If you need money- whether to pay off debts, cover unexpected expenses or even to do home renovations, wouldn’t it make sense to tap into the equity that you’ve built up in your home? There are some situations in which homeowners can leverage that equity by taking out a second mortgage. But before you go down that road, you need to be well informed about the short and long term implications.
“Even though it is still called a mortgage, a second mortgage is very different in a number of ways from the mortgage that you already have on your house. There are potential consequences involving the asset of your home,” says Jeff Schwartz, executive director, Consolidated Credit Counseling Services of Canada.
Here are the requirements, pros and cons of second mortgages.
Second mortgage facts
For lenders, there is a pecking order if you default on your mortgage loan. If your home is sold because you’ve defaulted on the loan, the lender that has given you your first mortgage gets first dibs on the money from the sale. The lender for the second mortgage has to wait and take what (if anything) is left, which is why it is deemed a riskier loan from a lending point of view.
Many “traditional” banks don’t deal in second mortgages for that reason. You are likely looking at dealing with a trust company or alternative lender.
How do I qualify?
People take out second mortgages for a variety of reasons. If you are interested in tapping into your equity, from a cost and interest rate point of view, it may be better to take out a home equity line of credit (HELOC) or to refinance your first mortgage to take out a larger amount. However, that isn’t always possible for some homeowners, which is why some consider a second mortgage.
Much like with your first mortgage, you need to meet the proper lending criteria, like having a low debt-to-income ratio to ensure that you will comfortably be able to make the payments. You also need to have a good credit score and repayment history.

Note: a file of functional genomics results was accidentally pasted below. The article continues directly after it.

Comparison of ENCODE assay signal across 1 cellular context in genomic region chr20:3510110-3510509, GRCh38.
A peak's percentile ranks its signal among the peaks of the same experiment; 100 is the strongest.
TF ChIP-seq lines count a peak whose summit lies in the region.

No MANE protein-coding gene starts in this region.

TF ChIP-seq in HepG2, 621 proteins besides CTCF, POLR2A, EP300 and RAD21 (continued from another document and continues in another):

The real distinguishing feature is that in order to qualify for a second mortgage you need to have built up sufficient equity. In theory, you can borrow up to 80 per cent of your home’s appraised (not market) value, minus whatever balance you have on your current mortgage. Your home also needs to meet specific criteria to make sure that it is a valuable asset to secure the loan against.
Second mortgage pros
Rates for second mortgages are often lower than other debts that you might have, like credit cards and car leases, which can make them a more attractive option.
If you’ve had trouble with budgeting, the steady payment of a second mortgage could simplify your life and help you budget appropriately. You receive your second mortgage funds as a budget-friendly lump sum, which can also help you from running your debt back up again. With a HELOC, you are drawing on it as needed and making payments accordingly, which can be challenging from a budget and debt reduction point of view.
Second mortgage cons
“Since second mortgages are typically done through trust companies and alternative lenders and are viewed as a riskier loan, they tend to have much higher interest rates than traditional first mortgages. Although the rates are typically lower than credit cards, you will pay a premium to borrow through a second mortgage. There are often additional fees to take out a second mortgage. You need to do the math to make sure these extra costs make sense,” says Schwartz.
Another downfall of borrowing more against your home is that you are putting your home at risk. If for some reason you can’t make the payments, you could be at risk of losing your home.